Although the penalization of tenants and retaliatory evictions are prohibited under Irish legislation, this was in fact a common experience among our interviewees, up to and including illegal eviction (see also Shelter Cymru, 2013).

Experiences of insecurity also play out in a market context. In Ireland’s extremely tight rental market tenants feel ‘easily replaceable’ and believe finding an alternative property will be extremely difficult. Tenants reported ‘literally begging’ to be housed. The market context intensifies tenants’ dependence on their current landlord, thus magnifying fears of loss of tenancy. These concerns are particularly acute for tenants who experience discrimination. Tenants with children and rent subsidy recipients are the two groups which feel most disadvantaged in finding rental accommodation.

Our analysis supports recent advances in how we conceptualise security in the PRS, by emphasising that security is experienced across multiple dimensions and domains (see Hulse & Milligan, 2014). In addition, our findings suggest that the landlord-tenant relationship is central to security of tenure and to the issues of enforcement and compliance. While insecurity is a function of the legislative and market context, tenants experience insecurity in the context of their relationship with their landlord. Tenants, for example, attempt to anticipate landlords reactions in order to avoid conflict. Ultimately, the landlord controls the tenants ongoing access to their home. This is a key factor in undermining tenants experience of security and ability to advocate for themselves (see also Chisholm et al., 2020; Lister, 2004).

The report sets out two key recommendations. The first is to strengthen security of tenure. Strengthening security of tenure can not only enhance tenants experience of housing, it can also empower tenants to advocate for themselves thus contributing to more effective policy implementation and enforcement. Second, policy for the PRS should be designed in a manner which recognises the fundamental power asymmetry between landlord and tenant. The current understanding of the tenancy relationship in Irish legislation and policy understands landlord and tenant as equal parties in a contractual relationship in which each has rights and obligations. A more sociologically informed understanding of the landlord-tenant relationship provides a more accurate understanding of the reality of the tenancy relationship and policy which incorporates this understanding is more likely to be effective.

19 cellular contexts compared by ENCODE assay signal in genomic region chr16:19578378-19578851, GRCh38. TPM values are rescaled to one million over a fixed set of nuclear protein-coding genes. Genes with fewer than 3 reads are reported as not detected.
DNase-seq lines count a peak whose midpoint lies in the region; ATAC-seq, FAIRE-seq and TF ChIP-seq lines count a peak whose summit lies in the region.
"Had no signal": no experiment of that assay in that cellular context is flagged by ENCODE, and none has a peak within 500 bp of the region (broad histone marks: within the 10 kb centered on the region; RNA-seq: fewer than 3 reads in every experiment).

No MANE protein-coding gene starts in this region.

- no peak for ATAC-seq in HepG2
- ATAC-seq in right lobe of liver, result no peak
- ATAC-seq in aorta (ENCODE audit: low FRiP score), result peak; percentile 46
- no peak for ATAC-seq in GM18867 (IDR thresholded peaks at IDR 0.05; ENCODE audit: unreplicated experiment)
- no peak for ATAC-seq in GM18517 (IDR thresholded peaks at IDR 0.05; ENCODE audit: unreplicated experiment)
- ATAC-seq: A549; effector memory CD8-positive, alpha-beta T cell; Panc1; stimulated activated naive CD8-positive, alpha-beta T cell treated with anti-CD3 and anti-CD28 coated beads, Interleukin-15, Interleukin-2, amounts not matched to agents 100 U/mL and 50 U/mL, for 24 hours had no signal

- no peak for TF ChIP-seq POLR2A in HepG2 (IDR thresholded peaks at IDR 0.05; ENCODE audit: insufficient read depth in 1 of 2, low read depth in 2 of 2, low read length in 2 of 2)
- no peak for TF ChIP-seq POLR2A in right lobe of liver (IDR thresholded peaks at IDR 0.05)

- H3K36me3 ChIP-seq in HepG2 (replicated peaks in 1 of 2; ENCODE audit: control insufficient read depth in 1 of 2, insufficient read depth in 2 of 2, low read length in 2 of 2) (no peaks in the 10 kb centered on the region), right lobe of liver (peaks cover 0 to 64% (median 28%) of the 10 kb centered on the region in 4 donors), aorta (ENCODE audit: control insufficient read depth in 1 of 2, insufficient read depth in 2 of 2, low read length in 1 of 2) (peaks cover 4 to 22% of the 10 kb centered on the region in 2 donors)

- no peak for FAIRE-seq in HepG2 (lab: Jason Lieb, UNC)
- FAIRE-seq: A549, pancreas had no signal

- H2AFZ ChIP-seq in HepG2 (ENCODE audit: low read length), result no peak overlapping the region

Dr Michael Byrne is a lecturer in political economy for the School of Social Policy, Social Work and Social Justice, University College Dublin.

Views expressed by authors may not represent the views of CaCHE.

 


References

Ahrens, A., Martinez-Cillero, M., & O’Toole, C. (2019). Trends in rental price inflation and the introduction of rent pressure zones in Ireland.

Chisholm, E., Howden-Chapman, P., & Fougere, G. (2020). Tenants’ responses to substandard housing: hidden and invisible power and the failure of rental housing regulation. Housing, Theory and Society, 37(2), 139–161.

Hulse, K., & Milligan, V. (2014). Secure occupancy: A new framework for analysing security in rental housing. Housing Studies, 29(5), 638–656.

Lister, D. (2004). Young people’s strategies for managing tenancy relationships in the private rented sector. Journal of Youth Studies, 7(3), 315–330.

Shelter Cymru. (2013). Making rights real: Preventing retaliatory evictions in Wales. Shelter Cymru

 
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Date: July 29, 2020 11:42 am